"I dont think for a minute that leaving Saddam in power would have been a good thing. Of course the president made some colossal mistakes, well catalogued in this space, and U.S. credibility is at an all-time low. But Ill tell you whats about to hit us in the face: Iran. And it will be further proof that we, the West, had to begin to effect change in this entire region before the fundamentalists totally took over. If not now, when?

"The mullahs are desperate. They not only dont want the Iraqi experiment with democracy to succeed, they desire a full nuclear arsenal. The U.S. and Israel, as well as France, Germany and Britain are all in agreement that Iran restarted its weapons program in total defiance of the UN and the International Atomic Energy Agency. Iran is pursuing its quest to enrich uranium which would leave it one step removed from terrorizing the world, especially when one considers the proxies Tehran could line up to act on its behalf."

But if war hawks see Iran as the key to transforming the Middle East from terrorist swamp to democratic frontier, Trumbore sees some daunting obstacles -- not least a Bush White House with a major credibility problem.

"The timetable is faster than once thought and there is the chance that Israel could act before the West does. Where the U.S. suffers, of course, is in losing credibility over the WMD issue. It hurts the White House big time. Margaret Thatcher would say 'its no time to go wobbly,' yet there [is] renewed talk of pulling U.S. forces out of Iraq sometime in 2005. I know Im repeating myself, but the future is grim unless we keep the heat on, now more than ever."

But with the mullahs poised to wield nukes, he's concerned there's no plausible military solution.

"As to its burgeoning nuclear weapons program, and the ultimate nightmare, the marrying of fundamentalists and the bomb, former CIA Director Robert Gates believes Iran 'can go with a weapon whenever they want to.' So much for the 2-3 years timeframe being parroted in some quarters. The facilities are all spread around, including urban areas, so its hard to envision where a surgical strike by the U.S. or Israel can take care of the problem. And as Iran's ambassador to the UN said when asked about possible sanctions against his country, 'Our integrity is not to be bargained or up for sale.'"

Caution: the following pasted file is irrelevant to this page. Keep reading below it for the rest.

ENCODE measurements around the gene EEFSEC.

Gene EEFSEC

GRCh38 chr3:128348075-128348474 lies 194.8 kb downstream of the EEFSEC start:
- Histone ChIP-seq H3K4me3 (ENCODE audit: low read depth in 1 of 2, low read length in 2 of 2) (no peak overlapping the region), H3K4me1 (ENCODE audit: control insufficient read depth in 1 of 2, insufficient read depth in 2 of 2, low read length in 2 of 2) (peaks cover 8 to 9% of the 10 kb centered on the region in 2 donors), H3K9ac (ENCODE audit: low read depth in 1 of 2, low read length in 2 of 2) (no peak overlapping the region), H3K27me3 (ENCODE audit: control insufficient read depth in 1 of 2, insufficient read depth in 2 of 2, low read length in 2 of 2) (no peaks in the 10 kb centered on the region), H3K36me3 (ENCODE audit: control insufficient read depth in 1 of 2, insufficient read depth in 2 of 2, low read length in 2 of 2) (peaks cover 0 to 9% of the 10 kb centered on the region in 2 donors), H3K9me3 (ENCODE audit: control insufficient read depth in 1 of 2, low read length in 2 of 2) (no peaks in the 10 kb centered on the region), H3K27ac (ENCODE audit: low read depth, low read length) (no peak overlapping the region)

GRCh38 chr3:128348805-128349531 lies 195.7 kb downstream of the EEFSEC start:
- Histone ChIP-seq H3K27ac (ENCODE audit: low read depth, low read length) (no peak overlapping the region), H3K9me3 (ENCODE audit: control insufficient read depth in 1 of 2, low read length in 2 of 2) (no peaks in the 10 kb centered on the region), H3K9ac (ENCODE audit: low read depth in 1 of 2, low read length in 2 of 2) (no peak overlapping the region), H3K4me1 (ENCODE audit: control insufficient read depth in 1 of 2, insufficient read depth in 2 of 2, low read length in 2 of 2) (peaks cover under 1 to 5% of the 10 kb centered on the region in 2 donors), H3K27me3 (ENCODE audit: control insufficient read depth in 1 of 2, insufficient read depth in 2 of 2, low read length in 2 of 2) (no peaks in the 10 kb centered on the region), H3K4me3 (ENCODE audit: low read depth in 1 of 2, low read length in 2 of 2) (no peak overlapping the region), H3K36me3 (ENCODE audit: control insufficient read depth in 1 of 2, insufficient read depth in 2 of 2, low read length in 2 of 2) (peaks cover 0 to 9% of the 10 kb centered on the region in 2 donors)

American Enterprise Institute fellow Michael Ledeen has long pounded the table over Iran as the nexus of the global terrorist problem.

"The war in the Middle East -- for it is a regional war, not merely a battle for Iraq -- cannot be analyzed at the level of the individual terrorist groups, because the terrorists are part of a larger context. The organizing center is, as Spanish Magistrate Balthazar Garzon publicly put it, a 'directorate' located in Iran, that works closely with Iranian intelligence organizations, including the Revolutinary Guards. Those organizations, in turn, work with their counterparts in other friendly countries."

In Ledeen's view, the Iraq front is just the beginning.

"If I am right, then we cannot possibly 'win' in Iraq, because Iraq is just one battlefield in a (at a mininum) regional war. The Iranians, Syrians, and (a significant group of) Saudis dare not acquiesce in the creation of a free and successful Iraq, because that would mortally threaten their own survival. The regimes in Tehran, Damascus, and Riyadh are extremely unpopular; their peoples are aching for the chance to remove the regimes and experiment with freedom. The regimes know that, and are ruthlessly oppressing their peoples."